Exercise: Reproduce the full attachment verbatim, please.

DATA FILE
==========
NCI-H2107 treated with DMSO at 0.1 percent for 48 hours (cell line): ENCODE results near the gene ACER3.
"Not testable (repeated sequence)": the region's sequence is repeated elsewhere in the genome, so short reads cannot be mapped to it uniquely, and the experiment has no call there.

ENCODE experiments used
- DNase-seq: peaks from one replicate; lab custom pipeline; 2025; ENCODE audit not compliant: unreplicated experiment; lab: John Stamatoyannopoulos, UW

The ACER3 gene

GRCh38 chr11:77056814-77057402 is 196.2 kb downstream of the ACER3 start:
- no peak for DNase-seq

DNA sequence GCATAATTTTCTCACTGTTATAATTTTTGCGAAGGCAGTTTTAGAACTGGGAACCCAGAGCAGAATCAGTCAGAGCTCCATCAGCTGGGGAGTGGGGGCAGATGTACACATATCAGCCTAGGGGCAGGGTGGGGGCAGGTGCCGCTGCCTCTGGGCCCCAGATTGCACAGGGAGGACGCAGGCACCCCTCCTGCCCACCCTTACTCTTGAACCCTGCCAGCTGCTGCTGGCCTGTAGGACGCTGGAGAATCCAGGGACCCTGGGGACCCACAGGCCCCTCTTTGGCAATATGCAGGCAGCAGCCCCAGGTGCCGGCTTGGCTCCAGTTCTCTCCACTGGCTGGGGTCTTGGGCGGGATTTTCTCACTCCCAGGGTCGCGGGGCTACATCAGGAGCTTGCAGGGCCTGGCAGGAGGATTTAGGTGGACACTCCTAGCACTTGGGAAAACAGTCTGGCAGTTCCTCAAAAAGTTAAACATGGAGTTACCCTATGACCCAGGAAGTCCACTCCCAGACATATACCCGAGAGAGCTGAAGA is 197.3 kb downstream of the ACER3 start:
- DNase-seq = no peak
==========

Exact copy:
NCI-H2107 treated with DMSO at 0.1 percent for 48 hours (cell line): ENCODE results near the gene ACER3.
"Not testable (repeated sequence)": the region's sequence is repeated elsewhere in the genome, so short reads cannot be mapped to it uniquely, and the experiment has no call there.

ENCODE experiments used
- DNase-seq: peaks from one replicate; lab custom pipeline; 2025; ENCODE audit not compliant: unreplicated experiment; lab: John Stamatoyannopoulos, UW

The ACER3 gene

GRCh38 chr11:77056814-77057402 is 196.2 kb downstream of the ACER3 start:
- no peak for DNase-seq

DNA sequence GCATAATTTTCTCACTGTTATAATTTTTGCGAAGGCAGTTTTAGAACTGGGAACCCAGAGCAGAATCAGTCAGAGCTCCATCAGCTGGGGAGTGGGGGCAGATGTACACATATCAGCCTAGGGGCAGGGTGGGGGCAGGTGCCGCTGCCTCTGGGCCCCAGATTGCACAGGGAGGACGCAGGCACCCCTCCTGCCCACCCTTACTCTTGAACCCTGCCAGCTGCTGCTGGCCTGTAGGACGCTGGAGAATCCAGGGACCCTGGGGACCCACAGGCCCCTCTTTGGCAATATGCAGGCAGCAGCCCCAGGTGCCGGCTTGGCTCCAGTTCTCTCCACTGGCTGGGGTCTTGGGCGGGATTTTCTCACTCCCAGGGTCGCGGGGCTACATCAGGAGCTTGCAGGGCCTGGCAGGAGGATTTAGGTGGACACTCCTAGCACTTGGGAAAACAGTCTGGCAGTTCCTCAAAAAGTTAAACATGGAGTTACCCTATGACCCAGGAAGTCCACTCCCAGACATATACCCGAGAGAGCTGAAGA is 197.3 kb downstream of the ACER3 start:
- DNase-seq = no peak